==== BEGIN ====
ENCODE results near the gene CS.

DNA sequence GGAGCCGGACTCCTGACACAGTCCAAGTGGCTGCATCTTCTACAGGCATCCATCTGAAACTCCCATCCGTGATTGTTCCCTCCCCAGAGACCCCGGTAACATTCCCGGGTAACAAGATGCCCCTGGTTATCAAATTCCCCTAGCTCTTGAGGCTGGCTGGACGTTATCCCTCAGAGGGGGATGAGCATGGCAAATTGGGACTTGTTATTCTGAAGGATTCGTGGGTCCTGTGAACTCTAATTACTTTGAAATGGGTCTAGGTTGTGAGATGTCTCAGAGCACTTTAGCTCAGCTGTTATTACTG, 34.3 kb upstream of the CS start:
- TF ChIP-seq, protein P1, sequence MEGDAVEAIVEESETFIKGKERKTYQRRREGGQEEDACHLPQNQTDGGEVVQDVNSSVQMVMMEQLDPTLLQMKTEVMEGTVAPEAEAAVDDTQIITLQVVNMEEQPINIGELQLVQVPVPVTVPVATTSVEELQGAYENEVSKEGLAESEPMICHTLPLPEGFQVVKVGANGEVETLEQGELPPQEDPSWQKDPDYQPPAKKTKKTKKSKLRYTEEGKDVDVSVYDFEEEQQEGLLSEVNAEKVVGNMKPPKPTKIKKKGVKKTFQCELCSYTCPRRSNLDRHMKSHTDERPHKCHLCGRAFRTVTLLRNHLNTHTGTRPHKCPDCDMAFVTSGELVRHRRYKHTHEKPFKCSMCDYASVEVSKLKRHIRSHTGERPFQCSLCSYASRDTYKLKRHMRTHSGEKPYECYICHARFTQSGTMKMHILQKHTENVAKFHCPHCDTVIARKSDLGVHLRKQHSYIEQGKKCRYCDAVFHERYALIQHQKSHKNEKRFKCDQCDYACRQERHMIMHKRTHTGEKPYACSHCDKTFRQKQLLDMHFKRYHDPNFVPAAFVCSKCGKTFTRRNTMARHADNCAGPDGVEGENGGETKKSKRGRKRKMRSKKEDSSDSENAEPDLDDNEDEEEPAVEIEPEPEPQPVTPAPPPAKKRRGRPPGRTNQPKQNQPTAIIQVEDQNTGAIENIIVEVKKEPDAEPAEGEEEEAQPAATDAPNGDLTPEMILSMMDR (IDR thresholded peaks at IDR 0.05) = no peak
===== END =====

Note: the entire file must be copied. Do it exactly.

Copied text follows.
ENCODE results near the gene CS.

DNA sequence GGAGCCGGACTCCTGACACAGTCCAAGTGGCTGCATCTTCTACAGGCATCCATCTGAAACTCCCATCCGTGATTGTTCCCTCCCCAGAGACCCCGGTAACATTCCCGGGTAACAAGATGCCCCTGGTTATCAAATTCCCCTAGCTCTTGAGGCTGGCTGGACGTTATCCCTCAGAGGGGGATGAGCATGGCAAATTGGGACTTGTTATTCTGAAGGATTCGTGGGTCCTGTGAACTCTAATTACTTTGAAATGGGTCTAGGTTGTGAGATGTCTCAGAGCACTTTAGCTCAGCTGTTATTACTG, 34.3 kb upstream of the CS start:
- TF ChIP-seq, protein P1, sequence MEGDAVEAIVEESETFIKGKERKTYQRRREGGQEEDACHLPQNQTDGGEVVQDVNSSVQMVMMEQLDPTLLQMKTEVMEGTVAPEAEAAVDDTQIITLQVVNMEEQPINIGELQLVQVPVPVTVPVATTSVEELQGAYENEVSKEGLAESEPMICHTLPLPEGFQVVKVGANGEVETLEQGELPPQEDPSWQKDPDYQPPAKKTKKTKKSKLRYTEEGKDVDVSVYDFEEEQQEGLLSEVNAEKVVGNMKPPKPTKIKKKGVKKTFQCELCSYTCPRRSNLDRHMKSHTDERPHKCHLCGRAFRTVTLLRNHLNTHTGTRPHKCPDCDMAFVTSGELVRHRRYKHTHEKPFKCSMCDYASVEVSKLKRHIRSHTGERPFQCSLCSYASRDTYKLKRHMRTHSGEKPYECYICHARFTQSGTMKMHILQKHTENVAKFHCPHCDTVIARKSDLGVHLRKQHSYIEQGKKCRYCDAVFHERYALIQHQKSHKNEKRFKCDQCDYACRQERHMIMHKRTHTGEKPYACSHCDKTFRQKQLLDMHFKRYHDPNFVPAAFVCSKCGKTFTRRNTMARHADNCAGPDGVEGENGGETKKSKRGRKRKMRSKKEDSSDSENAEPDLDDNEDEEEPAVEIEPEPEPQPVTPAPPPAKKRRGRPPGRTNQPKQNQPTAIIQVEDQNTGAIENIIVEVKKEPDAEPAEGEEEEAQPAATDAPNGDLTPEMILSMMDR (IDR thresholded peaks at IDR 0.05) = no peak